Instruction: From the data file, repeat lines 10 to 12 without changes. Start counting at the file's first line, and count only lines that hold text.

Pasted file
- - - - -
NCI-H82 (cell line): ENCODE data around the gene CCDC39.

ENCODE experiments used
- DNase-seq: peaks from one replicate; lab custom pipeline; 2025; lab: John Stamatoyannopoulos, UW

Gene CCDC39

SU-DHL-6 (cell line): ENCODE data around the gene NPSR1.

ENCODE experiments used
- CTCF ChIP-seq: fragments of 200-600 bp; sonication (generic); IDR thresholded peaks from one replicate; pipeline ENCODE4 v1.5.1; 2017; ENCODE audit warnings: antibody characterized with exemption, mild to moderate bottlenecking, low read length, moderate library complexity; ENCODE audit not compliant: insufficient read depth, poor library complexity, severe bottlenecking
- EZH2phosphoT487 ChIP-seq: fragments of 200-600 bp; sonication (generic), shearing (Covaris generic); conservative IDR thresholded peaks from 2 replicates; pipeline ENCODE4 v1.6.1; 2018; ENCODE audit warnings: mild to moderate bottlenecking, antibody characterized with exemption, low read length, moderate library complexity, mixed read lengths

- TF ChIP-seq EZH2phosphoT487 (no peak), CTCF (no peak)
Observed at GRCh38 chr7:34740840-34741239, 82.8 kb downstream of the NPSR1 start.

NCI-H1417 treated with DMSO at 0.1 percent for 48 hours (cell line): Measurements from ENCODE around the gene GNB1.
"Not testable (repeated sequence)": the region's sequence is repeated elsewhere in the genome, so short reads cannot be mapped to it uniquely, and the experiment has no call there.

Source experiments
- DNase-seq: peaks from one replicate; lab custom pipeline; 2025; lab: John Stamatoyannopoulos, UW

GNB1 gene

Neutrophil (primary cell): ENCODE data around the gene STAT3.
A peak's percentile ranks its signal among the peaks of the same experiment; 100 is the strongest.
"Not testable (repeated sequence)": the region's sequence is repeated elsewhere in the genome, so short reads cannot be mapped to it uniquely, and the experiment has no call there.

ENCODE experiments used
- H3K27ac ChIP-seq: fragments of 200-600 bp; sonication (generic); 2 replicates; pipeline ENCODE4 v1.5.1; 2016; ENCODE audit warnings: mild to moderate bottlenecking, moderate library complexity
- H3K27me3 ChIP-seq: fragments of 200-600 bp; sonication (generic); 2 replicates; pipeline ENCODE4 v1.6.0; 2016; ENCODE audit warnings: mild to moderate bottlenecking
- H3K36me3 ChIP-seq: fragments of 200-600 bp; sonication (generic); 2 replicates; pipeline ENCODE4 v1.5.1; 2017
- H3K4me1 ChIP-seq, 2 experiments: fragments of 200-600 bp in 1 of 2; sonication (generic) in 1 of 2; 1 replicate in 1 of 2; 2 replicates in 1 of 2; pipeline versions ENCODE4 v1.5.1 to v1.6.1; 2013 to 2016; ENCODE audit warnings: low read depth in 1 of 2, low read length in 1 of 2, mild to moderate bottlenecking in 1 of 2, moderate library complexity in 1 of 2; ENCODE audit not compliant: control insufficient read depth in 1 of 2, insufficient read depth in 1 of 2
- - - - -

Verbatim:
Observed at GRCh38 chr7:34740840-34741239, 82.8 kb downstream of the NPSR1 start.

NCI-H1417 treated with DMSO at 0.1 percent for 48 hours (cell line): Measurements from ENCODE around the gene GNB1.
"Not testable (repeated sequence)": the region's sequence is repeated elsewhere in the genome, so short reads cannot be mapped to it uniquely, and the experiment has no call there.